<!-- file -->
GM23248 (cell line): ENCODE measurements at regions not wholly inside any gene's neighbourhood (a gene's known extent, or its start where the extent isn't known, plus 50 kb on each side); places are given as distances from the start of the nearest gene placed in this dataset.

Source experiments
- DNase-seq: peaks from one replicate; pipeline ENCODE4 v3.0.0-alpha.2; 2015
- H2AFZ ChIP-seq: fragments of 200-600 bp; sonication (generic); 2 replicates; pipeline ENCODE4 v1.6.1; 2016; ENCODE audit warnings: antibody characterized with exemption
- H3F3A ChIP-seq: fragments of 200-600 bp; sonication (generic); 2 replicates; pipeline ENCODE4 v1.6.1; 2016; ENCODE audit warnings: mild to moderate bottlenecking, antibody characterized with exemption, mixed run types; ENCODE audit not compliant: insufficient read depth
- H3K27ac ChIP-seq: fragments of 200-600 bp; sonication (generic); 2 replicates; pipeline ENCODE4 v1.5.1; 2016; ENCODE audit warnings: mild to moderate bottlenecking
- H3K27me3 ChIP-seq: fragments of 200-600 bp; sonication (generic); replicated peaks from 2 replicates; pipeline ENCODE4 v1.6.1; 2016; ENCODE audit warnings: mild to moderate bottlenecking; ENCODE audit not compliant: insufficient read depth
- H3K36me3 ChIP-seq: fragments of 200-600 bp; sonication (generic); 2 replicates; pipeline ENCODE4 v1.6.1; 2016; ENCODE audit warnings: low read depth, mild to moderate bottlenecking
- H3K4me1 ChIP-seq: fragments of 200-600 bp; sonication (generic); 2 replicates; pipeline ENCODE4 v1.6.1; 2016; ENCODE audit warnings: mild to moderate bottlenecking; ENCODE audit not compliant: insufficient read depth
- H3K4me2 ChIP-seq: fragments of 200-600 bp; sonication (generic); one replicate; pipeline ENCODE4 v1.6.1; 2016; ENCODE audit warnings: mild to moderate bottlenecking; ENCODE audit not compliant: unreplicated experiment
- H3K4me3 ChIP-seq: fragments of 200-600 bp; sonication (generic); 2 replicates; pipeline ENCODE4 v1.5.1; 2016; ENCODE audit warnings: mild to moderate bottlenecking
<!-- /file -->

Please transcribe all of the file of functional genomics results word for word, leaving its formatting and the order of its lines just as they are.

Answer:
GM23248 (cell line): ENCODE measurements at regions not wholly inside any gene's neighbourhood (a gene's known extent, or its start where the extent isn't known, plus 50 kb on each side); places are given as distances from the start of the nearest gene placed in this dataset.

Source experiments
- DNase-seq: peaks from one replicate; pipeline ENCODE4 v3.0.0-alpha.2; 2015
- H2AFZ ChIP-seq: fragments of 200-600 bp; sonication (generic); 2 replicates; pipeline ENCODE4 v1.6.1; 2016; ENCODE audit warnings: antibody characterized with exemption
- H3F3A ChIP-seq: fragments of 200-600 bp; sonication (generic); 2 replicates; pipeline ENCODE4 v1.6.1; 2016; ENCODE audit warnings: mild to moderate bottlenecking, antibody characterized with exemption, mixed run types; ENCODE audit not compliant: insufficient read depth
- H3K27ac ChIP-seq: fragments of 200-600 bp; sonication (generic); 2 replicates; pipeline ENCODE4 v1.5.1; 2016; ENCODE audit warnings: mild to moderate bottlenecking
- H3K27me3 ChIP-seq: fragments of 200-600 bp; sonication (generic); replicated peaks from 2 replicates; pipeline ENCODE4 v1.6.1; 2016; ENCODE audit warnings: mild to moderate bottlenecking; ENCODE audit not compliant: insufficient read depth
- H3K36me3 ChIP-seq: fragments of 200-600 bp; sonication (generic); 2 replicates; pipeline ENCODE4 v1.6.1; 2016; ENCODE audit warnings: low read depth, mild to moderate bottlenecking
- H3K4me1 ChIP-seq: fragments of 200-600 bp; sonication (generic); 2 replicates; pipeline ENCODE4 v1.6.1; 2016; ENCODE audit warnings: mild to moderate bottlenecking; ENCODE audit not compliant: insufficient read depth
- H3K4me2 ChIP-seq: fragments of 200-600 bp; sonication (generic); one replicate; pipeline ENCODE4 v1.6.1; 2016; ENCODE audit warnings: mild to moderate bottlenecking; ENCODE audit not compliant: unreplicated experiment
- H3K4me3 ChIP-seq: fragments of 200-600 bp; sonication (generic); 2 replicates; pipeline ENCODE4 v1.5.1; 2016; ENCODE audit warnings: mild to moderate bottlenecking